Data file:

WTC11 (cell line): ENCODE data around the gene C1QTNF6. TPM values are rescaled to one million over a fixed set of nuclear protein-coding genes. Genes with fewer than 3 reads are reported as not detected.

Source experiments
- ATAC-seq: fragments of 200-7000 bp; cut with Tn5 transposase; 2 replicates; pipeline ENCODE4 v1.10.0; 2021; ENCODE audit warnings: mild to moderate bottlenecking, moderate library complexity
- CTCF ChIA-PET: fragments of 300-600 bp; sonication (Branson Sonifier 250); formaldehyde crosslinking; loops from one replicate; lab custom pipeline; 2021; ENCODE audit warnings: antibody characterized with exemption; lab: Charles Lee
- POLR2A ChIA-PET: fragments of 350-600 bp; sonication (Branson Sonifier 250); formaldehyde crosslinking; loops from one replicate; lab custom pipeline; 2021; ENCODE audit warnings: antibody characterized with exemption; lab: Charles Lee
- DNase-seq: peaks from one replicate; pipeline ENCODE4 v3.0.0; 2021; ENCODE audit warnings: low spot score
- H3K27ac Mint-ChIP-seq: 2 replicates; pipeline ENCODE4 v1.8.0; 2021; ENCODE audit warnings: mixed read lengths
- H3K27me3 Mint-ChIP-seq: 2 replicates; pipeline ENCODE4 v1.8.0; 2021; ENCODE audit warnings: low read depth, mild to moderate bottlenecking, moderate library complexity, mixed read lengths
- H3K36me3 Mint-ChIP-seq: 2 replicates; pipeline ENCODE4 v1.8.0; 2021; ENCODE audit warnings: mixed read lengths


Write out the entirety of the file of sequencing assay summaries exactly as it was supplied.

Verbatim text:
WTC11 (cell line): ENCODE data around the gene C1QTNF6. TPM values are rescaled to one million over a fixed set of nuclear protein-coding genes. Genes with fewer than 3 reads are reported as not detected.

Source experiments
- ATAC-seq: fragments of 200-7000 bp; cut with Tn5 transposase; 2 replicates; pipeline ENCODE4 v1.10.0; 2021; ENCODE audit warnings: mild to moderate bottlenecking, moderate library complexity
- CTCF ChIA-PET: fragments of 300-600 bp; sonication (Branson Sonifier 250); formaldehyde crosslinking; loops from one replicate; lab custom pipeline; 2021; ENCODE audit warnings: antibody characterized with exemption; lab: Charles Lee
- POLR2A ChIA-PET: fragments of 350-600 bp; sonication (Branson Sonifier 250); formaldehyde crosslinking; loops from one replicate; lab custom pipeline; 2021; ENCODE audit warnings: antibody characterized with exemption; lab: Charles Lee
- DNase-seq: peaks from one replicate; pipeline ENCODE4 v3.0.0; 2021; ENCODE audit warnings: low spot score
- H3K27ac Mint-ChIP-seq: 2 replicates; pipeline ENCODE4 v1.8.0; 2021; ENCODE audit warnings: mixed read lengths
- H3K27me3 Mint-ChIP-seq: 2 replicates; pipeline ENCODE4 v1.8.0; 2021; ENCODE audit warnings: low read depth, mild to moderate bottlenecking, moderate library complexity, mixed read lengths
- H3K36me3 Mint-ChIP-seq: 2 replicates; pipeline ENCODE4 v1.8.0; 2021; ENCODE audit warnings: mixed read lengths